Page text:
The Retirees in Debt

Retirement is no longer the leisure time it once was, as the financial strain on British workers and retirees is deteriorating their circumstances. A representative of the Consumer Credit Counseling Service (CCCS), now known as the charity Stepchange, said that there are approximately 427,000 households of elderly people already having financial trouble.

As retirees get older, they still face debt, which they’re unable to pay off after covering living expenses. The Real Retirement Report done by Aviva says average unsecured debts for those over 55 years of age are up 31 percent from last year and 17 percent of people over 55 are still in mortgage debt.

There are reasons for these increases in debt at an older age. Divorce, helping children financially, and supporting elderly parents can all contribute to a person remaining in debt into their retirement. The recession also plays a part; while people may want to continue working the jobs just aren’t there. Additionally, costs of living are steadily increasing, which makes things harder for those approaching retirement who cannot increase their income.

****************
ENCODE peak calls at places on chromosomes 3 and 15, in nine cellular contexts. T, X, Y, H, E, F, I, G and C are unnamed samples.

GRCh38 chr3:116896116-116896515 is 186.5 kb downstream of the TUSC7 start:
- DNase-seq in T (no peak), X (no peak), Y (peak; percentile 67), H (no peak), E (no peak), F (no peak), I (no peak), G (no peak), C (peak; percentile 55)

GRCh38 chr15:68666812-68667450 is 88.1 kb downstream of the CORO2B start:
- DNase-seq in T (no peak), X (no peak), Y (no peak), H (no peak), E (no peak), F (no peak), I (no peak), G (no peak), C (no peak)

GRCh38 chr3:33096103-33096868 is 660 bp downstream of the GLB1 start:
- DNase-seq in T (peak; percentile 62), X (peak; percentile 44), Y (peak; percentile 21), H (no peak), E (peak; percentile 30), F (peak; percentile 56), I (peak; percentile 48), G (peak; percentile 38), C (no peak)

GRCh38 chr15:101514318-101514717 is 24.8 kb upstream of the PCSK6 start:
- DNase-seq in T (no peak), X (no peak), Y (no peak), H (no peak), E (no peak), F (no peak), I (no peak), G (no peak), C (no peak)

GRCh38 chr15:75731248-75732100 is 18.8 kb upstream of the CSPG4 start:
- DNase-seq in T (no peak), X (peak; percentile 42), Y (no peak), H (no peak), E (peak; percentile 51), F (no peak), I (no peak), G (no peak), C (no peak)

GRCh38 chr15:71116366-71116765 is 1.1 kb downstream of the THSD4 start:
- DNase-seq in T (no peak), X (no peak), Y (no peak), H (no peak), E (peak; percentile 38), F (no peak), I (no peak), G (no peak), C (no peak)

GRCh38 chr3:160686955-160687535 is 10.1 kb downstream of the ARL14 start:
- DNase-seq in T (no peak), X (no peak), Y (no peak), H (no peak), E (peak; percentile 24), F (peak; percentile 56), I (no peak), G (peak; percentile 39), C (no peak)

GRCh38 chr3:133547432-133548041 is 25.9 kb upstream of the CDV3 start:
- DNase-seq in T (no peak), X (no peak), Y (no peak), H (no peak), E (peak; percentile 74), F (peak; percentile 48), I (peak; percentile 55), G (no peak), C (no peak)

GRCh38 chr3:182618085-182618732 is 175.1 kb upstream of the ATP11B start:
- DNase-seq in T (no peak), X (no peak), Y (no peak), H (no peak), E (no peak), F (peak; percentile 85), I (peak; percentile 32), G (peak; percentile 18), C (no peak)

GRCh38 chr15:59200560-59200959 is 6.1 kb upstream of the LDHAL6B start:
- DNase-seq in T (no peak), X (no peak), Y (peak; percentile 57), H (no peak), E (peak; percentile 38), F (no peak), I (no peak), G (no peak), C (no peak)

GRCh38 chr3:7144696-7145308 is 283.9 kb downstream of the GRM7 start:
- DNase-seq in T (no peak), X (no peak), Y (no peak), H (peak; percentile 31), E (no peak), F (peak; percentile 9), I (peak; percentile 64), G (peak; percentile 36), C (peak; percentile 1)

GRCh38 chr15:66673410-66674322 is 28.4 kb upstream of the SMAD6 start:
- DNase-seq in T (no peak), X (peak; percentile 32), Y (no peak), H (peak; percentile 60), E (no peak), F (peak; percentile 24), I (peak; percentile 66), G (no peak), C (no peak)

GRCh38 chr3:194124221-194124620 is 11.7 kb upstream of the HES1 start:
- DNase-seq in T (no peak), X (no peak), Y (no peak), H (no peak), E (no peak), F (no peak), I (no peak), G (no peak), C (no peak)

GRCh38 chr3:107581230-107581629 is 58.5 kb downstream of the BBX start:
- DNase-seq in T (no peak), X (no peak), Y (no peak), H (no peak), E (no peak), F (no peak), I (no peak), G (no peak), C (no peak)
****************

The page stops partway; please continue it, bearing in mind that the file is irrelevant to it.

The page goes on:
However, many people take advantage of free debt counseling services offered by CCCS and Citizens Advice; they can give people the basics of budgeting and dealing with debt. They also look into a person’s eligibility for pension credit, tax benefits, and disability, as many of those eligible never claim these benefits.

For an older person that owns property, there’s always a possibility to downsize, but the cost of buying a new property needs to be addressed. Something else people can do is equity release, which is selling part of the value of your property at a discounted rate. It’s important to be prepared for the cost of these actions in the future, especially when it comes to family members who will have to deal with the outcome.